Political uncertainty in the UK, rising inflation and a slowdown in Europe are all economic headwinds for the UK, the eighth Travolution Summit heard this week.

Louise Cooper, a chartered financial analyst and economic commentator, gave an upbeat assessment of how the UK has been recovering from the recession to date but warned: “There are possibly some rough waters ahead.

“I think politically we are in a bit of a mess ahead of the general election next year. It’s shaping up to be the most interesting election we have had for decades.”

Cooper dismissed the view that the recovery has been built on consumer spending, saying credit card debt levels are rising at a fifth of the pace seen during the credit boom of the 2000s.

And she said the UK economy had been steadily improving since early 2013 when gross domestic product passed the 2008 low point.

Bank of England data showed that business investment, trade and housing have joined household consumption in fuelling a broad and sustainable recovery, said Cooper.

But improving consumer confidence has levelled off in recent months amid signs of a slowdown and problems in Europe.

She added the UK faces a  threat from weak exports, hampered by a strong sterling, and “appalling” economic data from Germany that is fuelling concerns about a new recession in the eurozone.

“Consumer confidence has not really improved for the last six months,” she said. “Growth in consumption is a lot slower than it was in the credit boom of the noughties.

“Consumption is not going wild. We have got steady growth in consumption. What we always see in a recession is more people saving money.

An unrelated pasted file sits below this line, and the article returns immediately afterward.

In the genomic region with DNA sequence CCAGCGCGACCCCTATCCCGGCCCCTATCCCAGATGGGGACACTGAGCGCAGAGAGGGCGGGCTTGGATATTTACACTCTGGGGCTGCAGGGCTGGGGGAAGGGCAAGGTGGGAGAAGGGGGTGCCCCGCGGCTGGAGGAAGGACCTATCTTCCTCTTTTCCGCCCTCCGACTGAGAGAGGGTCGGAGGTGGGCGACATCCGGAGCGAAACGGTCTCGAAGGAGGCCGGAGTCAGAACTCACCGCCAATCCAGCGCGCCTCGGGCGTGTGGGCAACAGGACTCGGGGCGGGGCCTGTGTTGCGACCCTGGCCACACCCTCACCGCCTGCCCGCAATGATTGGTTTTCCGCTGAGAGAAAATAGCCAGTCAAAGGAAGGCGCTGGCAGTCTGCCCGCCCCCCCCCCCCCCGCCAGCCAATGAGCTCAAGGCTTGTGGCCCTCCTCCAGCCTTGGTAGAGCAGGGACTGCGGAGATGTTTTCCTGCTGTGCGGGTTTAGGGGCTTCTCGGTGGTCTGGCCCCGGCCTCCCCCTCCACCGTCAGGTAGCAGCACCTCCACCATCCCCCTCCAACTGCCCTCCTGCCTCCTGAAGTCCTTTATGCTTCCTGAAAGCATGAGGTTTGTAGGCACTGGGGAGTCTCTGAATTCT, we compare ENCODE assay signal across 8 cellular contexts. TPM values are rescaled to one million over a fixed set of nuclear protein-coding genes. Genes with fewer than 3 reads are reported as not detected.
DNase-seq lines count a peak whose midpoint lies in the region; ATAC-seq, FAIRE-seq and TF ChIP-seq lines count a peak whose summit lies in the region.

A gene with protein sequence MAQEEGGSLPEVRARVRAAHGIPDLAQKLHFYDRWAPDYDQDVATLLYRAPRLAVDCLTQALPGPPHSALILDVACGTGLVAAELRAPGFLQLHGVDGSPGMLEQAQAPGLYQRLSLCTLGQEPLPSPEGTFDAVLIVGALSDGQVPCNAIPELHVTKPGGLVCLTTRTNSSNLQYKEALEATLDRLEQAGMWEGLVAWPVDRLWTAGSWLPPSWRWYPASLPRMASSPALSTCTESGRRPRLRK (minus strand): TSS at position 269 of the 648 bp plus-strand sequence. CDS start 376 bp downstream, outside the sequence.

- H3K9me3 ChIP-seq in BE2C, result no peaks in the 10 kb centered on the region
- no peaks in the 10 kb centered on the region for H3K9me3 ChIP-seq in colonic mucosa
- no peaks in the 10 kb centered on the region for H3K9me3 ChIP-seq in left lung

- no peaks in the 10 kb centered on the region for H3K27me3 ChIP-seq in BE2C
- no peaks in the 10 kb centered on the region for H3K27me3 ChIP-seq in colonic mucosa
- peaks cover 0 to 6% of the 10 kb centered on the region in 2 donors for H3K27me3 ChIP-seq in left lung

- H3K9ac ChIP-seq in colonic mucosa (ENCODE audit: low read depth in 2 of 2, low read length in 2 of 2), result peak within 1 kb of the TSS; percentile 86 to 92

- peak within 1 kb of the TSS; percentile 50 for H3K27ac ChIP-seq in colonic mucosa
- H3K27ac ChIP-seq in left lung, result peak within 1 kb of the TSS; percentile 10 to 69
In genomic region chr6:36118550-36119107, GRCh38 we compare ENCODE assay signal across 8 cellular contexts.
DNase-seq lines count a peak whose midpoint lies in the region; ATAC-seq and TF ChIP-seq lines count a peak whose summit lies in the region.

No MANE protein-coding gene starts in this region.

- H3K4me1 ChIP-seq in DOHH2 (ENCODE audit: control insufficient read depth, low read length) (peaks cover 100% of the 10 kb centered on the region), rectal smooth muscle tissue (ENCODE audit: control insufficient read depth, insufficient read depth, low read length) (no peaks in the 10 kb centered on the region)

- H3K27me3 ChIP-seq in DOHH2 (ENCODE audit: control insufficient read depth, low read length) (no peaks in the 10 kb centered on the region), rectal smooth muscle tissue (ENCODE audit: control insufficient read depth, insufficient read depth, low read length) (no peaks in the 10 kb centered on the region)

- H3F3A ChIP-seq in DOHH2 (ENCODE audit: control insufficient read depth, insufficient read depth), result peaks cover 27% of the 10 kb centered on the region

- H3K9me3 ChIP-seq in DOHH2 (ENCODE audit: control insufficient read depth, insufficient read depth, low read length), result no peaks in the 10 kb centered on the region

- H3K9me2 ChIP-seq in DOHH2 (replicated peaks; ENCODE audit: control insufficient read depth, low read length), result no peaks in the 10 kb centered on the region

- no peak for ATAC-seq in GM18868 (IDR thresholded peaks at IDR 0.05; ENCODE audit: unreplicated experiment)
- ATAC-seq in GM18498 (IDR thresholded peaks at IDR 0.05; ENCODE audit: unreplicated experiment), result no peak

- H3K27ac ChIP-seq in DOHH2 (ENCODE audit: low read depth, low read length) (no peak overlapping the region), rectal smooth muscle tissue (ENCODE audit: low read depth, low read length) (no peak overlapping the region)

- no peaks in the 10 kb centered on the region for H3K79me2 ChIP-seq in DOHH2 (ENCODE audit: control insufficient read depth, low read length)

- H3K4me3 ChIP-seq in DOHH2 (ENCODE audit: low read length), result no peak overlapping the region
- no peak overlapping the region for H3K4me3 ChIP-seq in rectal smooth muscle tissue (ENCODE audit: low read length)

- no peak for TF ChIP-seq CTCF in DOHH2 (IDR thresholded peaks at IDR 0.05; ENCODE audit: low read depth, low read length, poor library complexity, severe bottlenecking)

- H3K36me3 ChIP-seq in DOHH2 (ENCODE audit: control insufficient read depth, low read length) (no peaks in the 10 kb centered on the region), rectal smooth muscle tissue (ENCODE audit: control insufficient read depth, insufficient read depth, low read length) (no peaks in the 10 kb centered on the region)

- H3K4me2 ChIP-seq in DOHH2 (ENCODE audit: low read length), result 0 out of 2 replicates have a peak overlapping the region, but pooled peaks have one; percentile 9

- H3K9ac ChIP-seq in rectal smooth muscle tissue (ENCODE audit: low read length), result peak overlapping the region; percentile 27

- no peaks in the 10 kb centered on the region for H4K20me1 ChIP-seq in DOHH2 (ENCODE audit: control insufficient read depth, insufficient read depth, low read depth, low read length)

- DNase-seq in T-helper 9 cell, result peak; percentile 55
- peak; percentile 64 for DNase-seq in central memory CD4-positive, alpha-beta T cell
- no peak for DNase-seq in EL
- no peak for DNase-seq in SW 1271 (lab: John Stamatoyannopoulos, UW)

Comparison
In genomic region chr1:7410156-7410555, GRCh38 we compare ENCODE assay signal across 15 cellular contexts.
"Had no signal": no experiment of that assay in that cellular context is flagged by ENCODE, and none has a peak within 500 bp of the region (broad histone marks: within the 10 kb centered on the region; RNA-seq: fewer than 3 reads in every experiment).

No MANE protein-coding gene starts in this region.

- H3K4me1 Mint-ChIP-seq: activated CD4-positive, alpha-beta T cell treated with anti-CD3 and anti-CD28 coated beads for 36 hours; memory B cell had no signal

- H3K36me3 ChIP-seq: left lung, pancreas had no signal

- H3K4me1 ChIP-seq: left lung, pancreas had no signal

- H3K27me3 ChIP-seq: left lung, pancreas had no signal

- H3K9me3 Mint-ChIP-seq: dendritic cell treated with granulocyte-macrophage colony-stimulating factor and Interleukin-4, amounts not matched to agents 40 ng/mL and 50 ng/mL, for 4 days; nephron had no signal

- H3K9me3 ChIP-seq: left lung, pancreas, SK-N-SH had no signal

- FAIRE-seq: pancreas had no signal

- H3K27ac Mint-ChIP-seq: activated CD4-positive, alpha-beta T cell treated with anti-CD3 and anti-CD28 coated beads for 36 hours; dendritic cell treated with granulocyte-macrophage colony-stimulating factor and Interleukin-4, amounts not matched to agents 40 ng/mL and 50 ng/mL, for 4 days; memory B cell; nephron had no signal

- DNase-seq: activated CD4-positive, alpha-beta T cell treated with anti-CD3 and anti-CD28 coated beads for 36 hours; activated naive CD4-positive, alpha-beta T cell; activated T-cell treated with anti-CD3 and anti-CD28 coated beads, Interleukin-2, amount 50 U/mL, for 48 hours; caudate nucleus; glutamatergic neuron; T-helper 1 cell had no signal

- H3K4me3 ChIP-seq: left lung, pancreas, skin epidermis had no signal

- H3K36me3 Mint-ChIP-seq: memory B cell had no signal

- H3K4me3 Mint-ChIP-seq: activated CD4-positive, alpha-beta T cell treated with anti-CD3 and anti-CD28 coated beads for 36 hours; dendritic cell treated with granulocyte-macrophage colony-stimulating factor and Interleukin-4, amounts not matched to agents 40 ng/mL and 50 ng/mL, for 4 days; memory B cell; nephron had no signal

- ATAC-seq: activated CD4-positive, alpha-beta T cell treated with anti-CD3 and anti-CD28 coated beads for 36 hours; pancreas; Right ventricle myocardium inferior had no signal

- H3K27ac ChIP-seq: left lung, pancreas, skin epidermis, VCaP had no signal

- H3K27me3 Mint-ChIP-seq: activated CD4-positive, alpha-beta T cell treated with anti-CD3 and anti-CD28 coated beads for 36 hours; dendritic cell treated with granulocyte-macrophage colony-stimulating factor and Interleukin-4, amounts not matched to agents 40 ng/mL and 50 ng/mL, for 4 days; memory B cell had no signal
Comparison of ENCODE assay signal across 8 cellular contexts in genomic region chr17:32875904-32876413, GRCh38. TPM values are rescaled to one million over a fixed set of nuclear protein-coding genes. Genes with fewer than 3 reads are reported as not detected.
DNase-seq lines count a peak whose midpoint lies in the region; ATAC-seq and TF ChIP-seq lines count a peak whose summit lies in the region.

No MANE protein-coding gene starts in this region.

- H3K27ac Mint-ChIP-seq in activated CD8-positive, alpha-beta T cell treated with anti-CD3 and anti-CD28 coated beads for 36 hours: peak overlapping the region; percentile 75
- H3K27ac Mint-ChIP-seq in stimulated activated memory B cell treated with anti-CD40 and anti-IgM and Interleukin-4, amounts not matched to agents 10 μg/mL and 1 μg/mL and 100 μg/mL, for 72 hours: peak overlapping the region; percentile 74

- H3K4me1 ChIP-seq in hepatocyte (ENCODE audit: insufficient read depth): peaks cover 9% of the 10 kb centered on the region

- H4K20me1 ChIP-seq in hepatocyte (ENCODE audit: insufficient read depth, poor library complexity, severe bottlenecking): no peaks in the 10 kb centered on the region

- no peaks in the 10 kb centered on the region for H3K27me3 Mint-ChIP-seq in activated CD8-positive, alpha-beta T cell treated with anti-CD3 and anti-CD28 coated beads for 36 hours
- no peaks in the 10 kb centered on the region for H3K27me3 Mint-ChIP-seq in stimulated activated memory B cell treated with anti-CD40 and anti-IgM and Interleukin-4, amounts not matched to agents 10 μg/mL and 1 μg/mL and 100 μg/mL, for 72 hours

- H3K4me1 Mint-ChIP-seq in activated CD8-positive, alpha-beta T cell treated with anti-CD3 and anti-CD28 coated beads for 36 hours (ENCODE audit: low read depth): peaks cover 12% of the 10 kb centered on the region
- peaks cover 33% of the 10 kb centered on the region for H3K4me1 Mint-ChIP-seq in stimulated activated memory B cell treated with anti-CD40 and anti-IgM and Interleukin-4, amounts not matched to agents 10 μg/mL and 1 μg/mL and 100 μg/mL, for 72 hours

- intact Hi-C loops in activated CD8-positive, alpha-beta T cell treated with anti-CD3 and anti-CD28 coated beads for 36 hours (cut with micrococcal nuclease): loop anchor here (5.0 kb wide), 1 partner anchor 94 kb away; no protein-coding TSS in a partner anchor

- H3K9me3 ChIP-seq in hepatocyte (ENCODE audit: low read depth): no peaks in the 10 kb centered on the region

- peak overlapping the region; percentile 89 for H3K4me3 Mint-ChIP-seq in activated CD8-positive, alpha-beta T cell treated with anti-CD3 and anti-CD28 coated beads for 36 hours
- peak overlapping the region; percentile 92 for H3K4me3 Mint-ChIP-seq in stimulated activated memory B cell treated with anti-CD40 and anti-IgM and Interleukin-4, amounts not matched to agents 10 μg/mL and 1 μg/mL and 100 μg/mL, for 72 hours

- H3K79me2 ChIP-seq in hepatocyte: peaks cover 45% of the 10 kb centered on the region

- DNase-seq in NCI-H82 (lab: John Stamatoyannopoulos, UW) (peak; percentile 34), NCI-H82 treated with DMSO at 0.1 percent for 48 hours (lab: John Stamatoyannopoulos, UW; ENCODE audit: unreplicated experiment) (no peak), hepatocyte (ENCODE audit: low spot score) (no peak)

“The household saving ratio is now starting to fall a little bit; I think that’s because consumers feel much more confident about spending.”

However, Cooper said the Bank of England base interest rate – currently at the historically low level of 0.5% – was too low, based on unrealistic expectations of inflation being kept under control.

She said key factors such as GDP growth, inflation and unemployment were now comparable to the average between 1997 and 2008, after the previous recession when the rate was 5%.

Cooper said a warning sign ought to come with any economic forecasts that take data from a complex array of sources and use mathematical formula to give an “illusion of accuracy”.

And she scoffed at official predictions from bodies such as the Bank of England, the Office for National Statistics (ONS) and the International Monetary Fund.

Delegates, said Cooper, would be better off consulting the astrologer Russell Grant about the future because the quality of economic data was so poor.

The accuracy of ONS wage data, which has led to claims that the recovery was not being felt in consumers’ pockets, was particularly questionable, she said.

“Anecdotally, there is a lot of evidence that wages are going up a lot more than official data suggests. I think the numbers are not picking up the true picture.”

With unemployment continuing to fall and now at about 6% – hitting that mark three years ahead of a Bank of England prediction in August 2013 – upward pressure on wages was inevitable.

“When unemployment gets to 6%, pure supply and demand indicates employers will need to pay more for labour,” Cooper said.